Blood-brain barrier (BBB) nicotine transfer has been well documented in view of the fact that this alkaloid is a cerebral blood flow marker. However, limited data are available that describe BBB penetration of the major tobacco alkaloids after chronic nicotine exposure. This question needs to be addressed, given long-term nicotine exposure alters both BBB function and morphology. In contrast to nicotine, it has been reported that cotinine (the major nicotine metabolite) does not penetrate the BBB, yet cotinine brain distribution has been well documented after nicotine exposure. Surprisingly, therefore, the literature indirectly suggests that central nervous system cotinine distribution occurs secondarily to nicotine brain metabolism. The aims of the current report are to define BBB transfer of nicotine and cotinine in naive and nicotine-exposed animals. Using an in situ brain perfusion model, we assessed the BBB uptake of [3H]nicotine and [3H]cotinine in naive animals and in animals exposed chronically to S-(-)nicotine (4.5 mg/kg/day) through osmotic minipump infusion. Our data demonstrate that 1) [3H]nicotine BBB uptake is not altered in the in situ perfusion model after chronic nicotine exposure, 2) [3H]cotinine penetrates the BBB, and 3) similar to [3H]nicotine, [3H]cotinine BBB transfer is not altered by chronic nicotine exposure. To our knowledge, this is the first report detailing the uptake of nicotine and cotinine after chronic nicotine exposure and quantifying the rate of BBB penetration by cotinine.

    Title 3d-qsar Study of Bis-azaaromatic Quaternary Ammonium Analogs at the Blood-brain Barrier Choline Transporter.
    Date September 2005
    Journal Bioorganic & Medicinal Chemistry
    Excerpt

    Previously, we have developed 3D-QSAR models of the blood-brain barrier (BBB) choline transporter, a transport system that may have utility as a vector for central nervous system drug delivery. In this study, we extended the model by evaluating five bis-azaaromatic quaternary ammonium compounds for their affinity for the choline binding site on the BBB-choline transporter. The compounds, and their affinities for the transporter, were then incorporated into our existing molecular model, in order to update our knowledge on the molecular recognition factors associated with interaction of ligands at the choline binding site. The current compounds are structurally related to previous substrates that we have evaluated, but offer additional three dimensional aspects compared to the series of compounds previously utilized to define the original models. The compounds showed good affinity for the BBB-choline transporter, exhibiting inhibition constants ranging from 10 to 68 microM, as determined by the in situ rat brain perfusion method. Comparative molecular field analysis (CoMFA) and comparative molecular similarity index analysis (CoMSIA) methods were used to build the new 3D QSAR models. When the new bis-azaaromatic quaternary ammonium compounds were included in the model, the best cross-validated CoMFA q2 was found to be 0.536 and the non-cross-validated r2 was 0.818. CoMSIA hydrophobic cross-validated q2 was 0.506 and the non-cross-validated r2 was 0.804. This new model was able to better predict BBB-choline transporter affinity of hemicholinium-3 (predicted 65 microM, actual 54 microM), when compared to an earlier model (predicted 316 microM).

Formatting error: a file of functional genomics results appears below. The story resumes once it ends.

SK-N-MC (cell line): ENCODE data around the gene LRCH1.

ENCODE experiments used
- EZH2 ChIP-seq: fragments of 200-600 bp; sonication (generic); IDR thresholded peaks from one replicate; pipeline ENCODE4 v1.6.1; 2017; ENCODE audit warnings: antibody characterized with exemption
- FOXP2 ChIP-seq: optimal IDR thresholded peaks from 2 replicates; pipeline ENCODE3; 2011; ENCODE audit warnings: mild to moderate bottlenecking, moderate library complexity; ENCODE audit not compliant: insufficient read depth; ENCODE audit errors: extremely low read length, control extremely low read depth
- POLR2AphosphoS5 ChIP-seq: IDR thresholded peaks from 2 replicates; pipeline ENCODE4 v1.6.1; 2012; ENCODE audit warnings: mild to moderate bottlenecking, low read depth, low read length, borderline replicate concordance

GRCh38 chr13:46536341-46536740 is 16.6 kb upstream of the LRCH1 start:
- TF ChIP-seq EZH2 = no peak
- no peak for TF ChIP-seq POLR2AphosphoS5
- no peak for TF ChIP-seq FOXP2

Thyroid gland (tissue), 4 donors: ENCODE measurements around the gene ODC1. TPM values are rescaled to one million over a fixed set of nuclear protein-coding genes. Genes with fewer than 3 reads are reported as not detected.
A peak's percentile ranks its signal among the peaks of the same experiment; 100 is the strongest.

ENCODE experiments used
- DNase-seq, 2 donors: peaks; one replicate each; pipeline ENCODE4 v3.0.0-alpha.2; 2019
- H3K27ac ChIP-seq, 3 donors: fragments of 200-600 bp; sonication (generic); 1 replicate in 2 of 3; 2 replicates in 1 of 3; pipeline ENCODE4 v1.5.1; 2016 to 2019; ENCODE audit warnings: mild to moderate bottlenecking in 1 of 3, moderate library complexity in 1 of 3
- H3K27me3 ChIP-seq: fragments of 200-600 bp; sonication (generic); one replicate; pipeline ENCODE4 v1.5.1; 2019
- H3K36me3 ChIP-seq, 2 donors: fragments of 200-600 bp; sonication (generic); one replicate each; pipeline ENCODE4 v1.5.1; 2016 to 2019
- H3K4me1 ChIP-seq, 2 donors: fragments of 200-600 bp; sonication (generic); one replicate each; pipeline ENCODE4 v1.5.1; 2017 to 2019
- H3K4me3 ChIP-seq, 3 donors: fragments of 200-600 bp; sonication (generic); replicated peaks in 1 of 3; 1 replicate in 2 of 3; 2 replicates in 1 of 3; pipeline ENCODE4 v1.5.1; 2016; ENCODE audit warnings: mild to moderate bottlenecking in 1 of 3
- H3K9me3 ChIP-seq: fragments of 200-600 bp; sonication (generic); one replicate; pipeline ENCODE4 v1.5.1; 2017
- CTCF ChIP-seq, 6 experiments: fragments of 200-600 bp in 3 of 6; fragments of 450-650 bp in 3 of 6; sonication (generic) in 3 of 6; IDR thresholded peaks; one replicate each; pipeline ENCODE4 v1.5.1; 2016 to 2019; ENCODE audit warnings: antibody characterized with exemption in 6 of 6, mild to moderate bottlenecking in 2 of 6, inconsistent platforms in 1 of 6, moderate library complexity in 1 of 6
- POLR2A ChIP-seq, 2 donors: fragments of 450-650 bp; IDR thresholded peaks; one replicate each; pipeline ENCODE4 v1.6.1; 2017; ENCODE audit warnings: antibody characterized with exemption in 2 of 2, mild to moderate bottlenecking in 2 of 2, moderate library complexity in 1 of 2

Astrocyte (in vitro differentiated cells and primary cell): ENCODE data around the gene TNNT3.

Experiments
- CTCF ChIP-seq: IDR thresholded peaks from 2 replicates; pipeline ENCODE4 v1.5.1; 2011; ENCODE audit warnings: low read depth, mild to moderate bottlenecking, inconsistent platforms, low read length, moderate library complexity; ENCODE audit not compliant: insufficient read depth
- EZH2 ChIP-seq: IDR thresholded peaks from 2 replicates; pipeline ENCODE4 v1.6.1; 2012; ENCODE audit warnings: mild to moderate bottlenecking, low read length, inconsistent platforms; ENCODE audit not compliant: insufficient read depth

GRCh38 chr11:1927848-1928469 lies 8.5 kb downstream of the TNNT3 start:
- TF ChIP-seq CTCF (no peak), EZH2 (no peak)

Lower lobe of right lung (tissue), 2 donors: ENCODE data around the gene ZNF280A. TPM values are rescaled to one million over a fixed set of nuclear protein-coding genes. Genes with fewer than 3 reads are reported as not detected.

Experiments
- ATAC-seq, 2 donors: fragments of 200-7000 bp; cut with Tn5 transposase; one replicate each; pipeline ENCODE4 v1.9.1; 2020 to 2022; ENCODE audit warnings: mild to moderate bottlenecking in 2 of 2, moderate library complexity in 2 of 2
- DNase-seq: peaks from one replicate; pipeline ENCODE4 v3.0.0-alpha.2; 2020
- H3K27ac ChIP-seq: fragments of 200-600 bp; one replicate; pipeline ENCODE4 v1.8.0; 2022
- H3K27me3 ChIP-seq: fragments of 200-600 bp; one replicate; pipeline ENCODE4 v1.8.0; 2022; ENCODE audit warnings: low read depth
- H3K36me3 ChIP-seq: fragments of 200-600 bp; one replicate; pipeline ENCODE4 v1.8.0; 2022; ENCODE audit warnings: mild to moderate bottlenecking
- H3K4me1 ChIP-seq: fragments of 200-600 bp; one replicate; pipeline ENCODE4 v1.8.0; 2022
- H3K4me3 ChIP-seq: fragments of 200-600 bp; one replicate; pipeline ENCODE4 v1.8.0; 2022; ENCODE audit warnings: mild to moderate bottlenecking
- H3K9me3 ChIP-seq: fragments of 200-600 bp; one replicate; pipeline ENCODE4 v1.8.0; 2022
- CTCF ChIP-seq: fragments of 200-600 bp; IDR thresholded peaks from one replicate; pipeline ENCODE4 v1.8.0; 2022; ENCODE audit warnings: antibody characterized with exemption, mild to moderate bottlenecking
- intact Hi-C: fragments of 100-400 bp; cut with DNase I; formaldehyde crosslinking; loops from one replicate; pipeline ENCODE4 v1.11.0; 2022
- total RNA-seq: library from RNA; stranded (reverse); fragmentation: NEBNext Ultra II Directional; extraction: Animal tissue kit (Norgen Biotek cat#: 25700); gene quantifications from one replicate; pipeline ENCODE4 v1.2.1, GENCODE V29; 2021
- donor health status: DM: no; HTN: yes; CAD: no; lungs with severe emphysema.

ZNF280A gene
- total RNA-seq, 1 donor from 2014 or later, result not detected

Title Chronic Nicotine Exposure Alters Blood-brain Barrier Permeability and Diminishes Brain Uptake of Methyllycaconitine.
    Date August 2005
    Journal Journal of Neurochemistry
    Excerpt